How to start an IRP?
CTIR can guide our customers in addressing the many considerations that may go into making an IRP. For example, a business continuity-oriented response plan that can be used during a business-halting incident can be created, or a boilerplate plan for a newer IR practice that can grow with the team. This does not happen in isolation, however, and some steps need to be taken before a working plan is put together:
- An asset map should be performed to identify the data and systems that need to be protected by the IRP. Trying to recover all components of the business at the same time simply won’t be feasible, so priority should be given based on the criticality of the asset, process or data that is stored on a given asset.
- Determine what kind of data is in your environment, with an emphasis on regulated data. There are strict notification and protection requirements for PII and PHI, and harsh penalties for failure to meet those requirements.
- If an external vendor is chosen to support the efforts during an emergency, make sure that their engagement process is known and that your organization knows how to contact them. Make their telephone numbers/emails or other contact details part of your plan. Also, identify who is authorized to active those third parties.
- Interview your employees and verify that they understand the roles and responsibilities that are expected from them during an emergency response.
- A workforce continuity plan should be created and included in IRP. Incidents run 24/7, so staff rotation, chain of command and other processes need to support continuous operations. Your employees will need to take a break and sleep so knowing who can carry on recovery efforts is important.
- Ensure that critical systems can operate with backups, so if they go down, a quick restore procedure can bring them up again. Test backup procedures on a regular basis and as part of BCP and make sure that the IR plan includes appropriate references and processes related to the recovery of operations.
- Establish a working process for performing backup and recovery procedures so there are no surprises when IRP is triggered.
- Establish a working process for collecting forensic evidence. Many IR vendors need that evidence to perform an investigation.
So, you have a plan now?
Is your current IRP regularly reviewed or updated? Has the IR process in your organization been tested with something like a Tabletop Exercise, Red Team Exercise, or Penetration Test? Is there a review or lessons-learned process following major incidents? If you’ve answered no to any of those questions, then you should know that CTIR also includes an IRP review and update service.
Having an updated and reviewed process is incredibly important, as the IRP should be a living document that grows with the organizations, and responds to the constantly changing threat landscape. Having an IRP gathering dust does not work in today’s dynamic IT environments so regular testing, and updates are needed to ensure that the IRP continues to provide value.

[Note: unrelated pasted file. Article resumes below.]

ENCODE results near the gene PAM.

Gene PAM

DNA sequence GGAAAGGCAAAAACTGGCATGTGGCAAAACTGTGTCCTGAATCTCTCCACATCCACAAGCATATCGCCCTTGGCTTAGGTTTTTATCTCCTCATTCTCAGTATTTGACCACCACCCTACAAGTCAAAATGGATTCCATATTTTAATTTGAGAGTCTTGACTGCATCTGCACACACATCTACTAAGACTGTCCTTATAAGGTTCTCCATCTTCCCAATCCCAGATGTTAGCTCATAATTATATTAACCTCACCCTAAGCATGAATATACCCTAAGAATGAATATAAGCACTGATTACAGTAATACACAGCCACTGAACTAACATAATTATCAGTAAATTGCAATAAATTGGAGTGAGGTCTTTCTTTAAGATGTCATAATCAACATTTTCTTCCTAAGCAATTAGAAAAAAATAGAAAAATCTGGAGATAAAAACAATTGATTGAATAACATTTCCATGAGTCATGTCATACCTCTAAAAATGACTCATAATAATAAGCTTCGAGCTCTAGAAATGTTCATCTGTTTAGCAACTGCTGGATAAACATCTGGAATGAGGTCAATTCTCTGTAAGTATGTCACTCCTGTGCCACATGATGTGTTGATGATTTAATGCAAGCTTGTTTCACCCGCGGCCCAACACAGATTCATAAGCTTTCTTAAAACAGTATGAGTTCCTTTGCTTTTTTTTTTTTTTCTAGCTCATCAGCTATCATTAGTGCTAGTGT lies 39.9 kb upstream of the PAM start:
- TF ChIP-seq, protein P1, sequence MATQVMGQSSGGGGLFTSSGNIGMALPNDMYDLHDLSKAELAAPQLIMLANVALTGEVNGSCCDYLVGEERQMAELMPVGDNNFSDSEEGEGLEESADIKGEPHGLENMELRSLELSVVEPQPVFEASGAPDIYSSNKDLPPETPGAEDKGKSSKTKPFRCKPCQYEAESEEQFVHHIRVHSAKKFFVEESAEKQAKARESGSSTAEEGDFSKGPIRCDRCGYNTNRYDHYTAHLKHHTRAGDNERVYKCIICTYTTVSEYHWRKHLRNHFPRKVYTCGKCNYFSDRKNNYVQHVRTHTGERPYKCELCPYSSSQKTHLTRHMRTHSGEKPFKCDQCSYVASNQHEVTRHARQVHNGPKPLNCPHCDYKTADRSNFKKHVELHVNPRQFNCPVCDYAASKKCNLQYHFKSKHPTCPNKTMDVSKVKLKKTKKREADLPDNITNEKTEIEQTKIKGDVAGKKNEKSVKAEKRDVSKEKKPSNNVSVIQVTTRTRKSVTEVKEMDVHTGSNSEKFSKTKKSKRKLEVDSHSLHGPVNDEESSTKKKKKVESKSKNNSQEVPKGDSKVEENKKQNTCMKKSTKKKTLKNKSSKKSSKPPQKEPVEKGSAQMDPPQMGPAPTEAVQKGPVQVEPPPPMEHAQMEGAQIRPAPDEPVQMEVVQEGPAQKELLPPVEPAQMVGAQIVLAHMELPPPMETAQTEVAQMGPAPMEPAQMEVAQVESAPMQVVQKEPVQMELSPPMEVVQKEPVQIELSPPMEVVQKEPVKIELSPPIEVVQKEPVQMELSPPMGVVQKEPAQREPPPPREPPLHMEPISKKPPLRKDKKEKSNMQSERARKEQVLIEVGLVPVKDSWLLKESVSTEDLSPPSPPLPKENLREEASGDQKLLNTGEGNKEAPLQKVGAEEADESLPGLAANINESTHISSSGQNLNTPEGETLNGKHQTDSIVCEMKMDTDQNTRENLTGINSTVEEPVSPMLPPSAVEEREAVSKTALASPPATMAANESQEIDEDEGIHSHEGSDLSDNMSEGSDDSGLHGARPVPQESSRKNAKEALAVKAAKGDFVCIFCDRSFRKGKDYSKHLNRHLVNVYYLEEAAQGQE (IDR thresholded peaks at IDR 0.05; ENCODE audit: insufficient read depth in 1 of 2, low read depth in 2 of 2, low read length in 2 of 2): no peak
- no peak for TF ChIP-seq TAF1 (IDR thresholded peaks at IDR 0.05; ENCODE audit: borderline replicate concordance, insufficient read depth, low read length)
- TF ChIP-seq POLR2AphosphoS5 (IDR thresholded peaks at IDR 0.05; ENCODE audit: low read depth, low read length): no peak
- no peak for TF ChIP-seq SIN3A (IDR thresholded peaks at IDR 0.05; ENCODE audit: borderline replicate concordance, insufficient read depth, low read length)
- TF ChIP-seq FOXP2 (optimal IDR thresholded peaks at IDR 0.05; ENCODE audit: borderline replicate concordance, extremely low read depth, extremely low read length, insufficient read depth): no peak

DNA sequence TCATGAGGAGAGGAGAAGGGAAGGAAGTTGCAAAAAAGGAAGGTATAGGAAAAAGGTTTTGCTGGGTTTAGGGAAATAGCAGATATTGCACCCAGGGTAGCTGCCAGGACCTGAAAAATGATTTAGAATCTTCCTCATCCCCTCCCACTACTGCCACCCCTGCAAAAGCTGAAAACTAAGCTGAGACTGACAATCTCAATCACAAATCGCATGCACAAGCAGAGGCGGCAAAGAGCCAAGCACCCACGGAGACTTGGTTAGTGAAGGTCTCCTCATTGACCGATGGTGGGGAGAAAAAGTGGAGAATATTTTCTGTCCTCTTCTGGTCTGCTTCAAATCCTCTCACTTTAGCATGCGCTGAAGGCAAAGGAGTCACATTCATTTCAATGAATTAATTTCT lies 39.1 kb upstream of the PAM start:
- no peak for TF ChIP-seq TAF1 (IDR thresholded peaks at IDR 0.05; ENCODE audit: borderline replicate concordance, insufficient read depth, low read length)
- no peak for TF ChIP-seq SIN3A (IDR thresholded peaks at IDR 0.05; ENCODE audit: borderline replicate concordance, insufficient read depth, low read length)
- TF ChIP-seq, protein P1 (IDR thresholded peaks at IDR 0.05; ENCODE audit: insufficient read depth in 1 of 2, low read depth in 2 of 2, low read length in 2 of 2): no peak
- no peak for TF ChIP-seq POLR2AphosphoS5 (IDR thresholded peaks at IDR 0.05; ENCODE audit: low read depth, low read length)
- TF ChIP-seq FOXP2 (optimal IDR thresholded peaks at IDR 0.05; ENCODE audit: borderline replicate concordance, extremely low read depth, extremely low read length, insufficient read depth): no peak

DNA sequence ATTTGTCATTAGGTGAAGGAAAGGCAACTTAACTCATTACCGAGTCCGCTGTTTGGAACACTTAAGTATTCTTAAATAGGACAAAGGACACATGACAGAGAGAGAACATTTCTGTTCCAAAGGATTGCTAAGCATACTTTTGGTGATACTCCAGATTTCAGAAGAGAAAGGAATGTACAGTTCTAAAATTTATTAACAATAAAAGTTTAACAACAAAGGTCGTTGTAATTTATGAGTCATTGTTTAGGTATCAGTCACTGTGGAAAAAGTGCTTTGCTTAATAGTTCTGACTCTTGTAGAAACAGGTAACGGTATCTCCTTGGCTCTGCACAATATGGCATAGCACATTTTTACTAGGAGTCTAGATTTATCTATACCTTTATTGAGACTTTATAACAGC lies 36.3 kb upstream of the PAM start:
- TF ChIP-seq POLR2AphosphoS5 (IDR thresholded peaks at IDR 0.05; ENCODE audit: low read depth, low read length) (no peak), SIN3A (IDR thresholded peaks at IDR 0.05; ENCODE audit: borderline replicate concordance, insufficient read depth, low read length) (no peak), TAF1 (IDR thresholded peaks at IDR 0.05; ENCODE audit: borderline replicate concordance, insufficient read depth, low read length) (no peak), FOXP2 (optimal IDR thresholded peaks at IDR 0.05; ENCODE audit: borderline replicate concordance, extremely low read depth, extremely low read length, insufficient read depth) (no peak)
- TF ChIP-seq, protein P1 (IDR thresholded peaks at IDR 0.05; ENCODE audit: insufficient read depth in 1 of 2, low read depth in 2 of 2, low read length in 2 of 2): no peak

- We have created IRPs for countless organizations in the past that span virtually every industry, including a new organization that did not have an existing IR plan or policy and wanted to begin the process of formalizing IR within their organization. CTIR worked with the organization to create a plan that addresses the biggest considerations of IR while remaining open to changes and relevant to internal processes and technology.
- A service provider in an industry that deals with regulated data that had an existing IRP but felt it did not provide enough information and in-depth guidance. CTIR began the IRP engagement by reviewing their existing IR-related documentation, to include the IRP and built it up to be more expansive.
The goal of any cybersecurity department is to prevent harm from being incurred by the organization through detecting, responding to, and recovering from incidents. The best kind of response is one that prevents or detects an attack long before it impacts a sensitive system due to the efforts of security professionals, but that isn’t always the case. The cybersecurity department needs to be successful all the time, but an adversary only needs to be right once for an incident to occur.
This is why we must be open to the possibility that not every attack will be blocked. No defense system will ever be 100 percent effective; attackers may seek weak points to bypass defenses, or an attacker may be a malicious insider with legitimate access to a system. We must be humble enough to recognize that no security defenses are infallible.
Planning for an incident is a vital part of any cybersecurity posture. Incident planning doesn’t have to be onerous, but any plan must be workable and can be implemented on a moment’s notice.
Cisco Talos Incident Response services have much experience in responding to incidents, helping organizations recover from breaches, and working through incident response plans. One of the services available to clients is to use our expertise to help prepare plans, or to provide a tabletop exercise of a realistic scenario that can be used to test drive a plan in order to identify any weaknesses before a real incident arises.
Talos Incident Response analysts aren’t only available in case of emergency but can be used to strengthen responses in advance of an incident. As with so much in life, when it comes to the secret of success, preparation is key.